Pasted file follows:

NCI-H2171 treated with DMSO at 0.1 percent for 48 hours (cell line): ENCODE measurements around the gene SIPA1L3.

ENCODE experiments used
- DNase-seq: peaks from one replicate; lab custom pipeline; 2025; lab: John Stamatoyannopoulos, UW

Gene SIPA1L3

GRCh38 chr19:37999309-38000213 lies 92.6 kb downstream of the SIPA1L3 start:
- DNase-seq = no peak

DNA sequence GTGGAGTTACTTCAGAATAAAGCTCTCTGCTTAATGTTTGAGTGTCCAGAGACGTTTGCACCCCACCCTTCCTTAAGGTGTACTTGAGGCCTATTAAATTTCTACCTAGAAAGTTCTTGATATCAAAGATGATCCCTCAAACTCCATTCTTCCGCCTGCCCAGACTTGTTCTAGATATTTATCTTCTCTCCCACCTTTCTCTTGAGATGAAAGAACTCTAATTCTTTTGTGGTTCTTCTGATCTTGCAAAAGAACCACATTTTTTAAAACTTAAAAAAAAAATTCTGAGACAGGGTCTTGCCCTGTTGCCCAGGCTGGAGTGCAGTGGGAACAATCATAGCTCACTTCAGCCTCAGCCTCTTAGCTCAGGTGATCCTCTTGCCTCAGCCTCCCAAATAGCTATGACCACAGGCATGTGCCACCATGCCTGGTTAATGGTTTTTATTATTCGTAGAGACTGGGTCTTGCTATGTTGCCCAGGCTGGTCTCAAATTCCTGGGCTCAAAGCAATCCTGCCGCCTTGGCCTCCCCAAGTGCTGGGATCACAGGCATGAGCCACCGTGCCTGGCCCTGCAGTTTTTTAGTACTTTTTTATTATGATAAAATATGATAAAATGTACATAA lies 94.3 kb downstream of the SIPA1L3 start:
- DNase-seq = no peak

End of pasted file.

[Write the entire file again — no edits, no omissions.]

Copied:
NCI-H2171 treated with DMSO at 0.1 percent for 48 hours (cell line): ENCODE measurements around the gene SIPA1L3.

ENCODE experiments used
- DNase-seq: peaks from one replicate; lab custom pipeline; 2025; lab: John Stamatoyannopoulos, UW

Gene SIPA1L3

GRCh38 chr19:37999309-38000213 lies 92.6 kb downstream of the SIPA1L3 start:
- DNase-seq = no peak

DNA sequence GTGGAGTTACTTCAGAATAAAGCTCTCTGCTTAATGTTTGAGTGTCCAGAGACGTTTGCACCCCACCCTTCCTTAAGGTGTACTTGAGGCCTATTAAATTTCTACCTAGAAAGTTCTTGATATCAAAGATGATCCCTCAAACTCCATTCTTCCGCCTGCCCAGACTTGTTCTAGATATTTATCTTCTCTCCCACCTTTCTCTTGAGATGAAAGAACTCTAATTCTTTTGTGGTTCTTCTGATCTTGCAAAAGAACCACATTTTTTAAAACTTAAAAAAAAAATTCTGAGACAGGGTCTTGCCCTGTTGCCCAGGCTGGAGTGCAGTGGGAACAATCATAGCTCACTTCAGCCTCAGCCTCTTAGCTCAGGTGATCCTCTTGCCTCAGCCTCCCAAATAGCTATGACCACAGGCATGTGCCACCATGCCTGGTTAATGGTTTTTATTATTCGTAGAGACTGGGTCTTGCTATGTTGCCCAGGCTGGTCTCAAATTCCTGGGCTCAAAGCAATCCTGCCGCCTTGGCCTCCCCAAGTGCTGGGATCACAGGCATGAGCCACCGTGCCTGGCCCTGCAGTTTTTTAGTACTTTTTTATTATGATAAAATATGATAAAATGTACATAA lies 94.3 kb downstream of the SIPA1L3 start:
- DNase-seq = no peak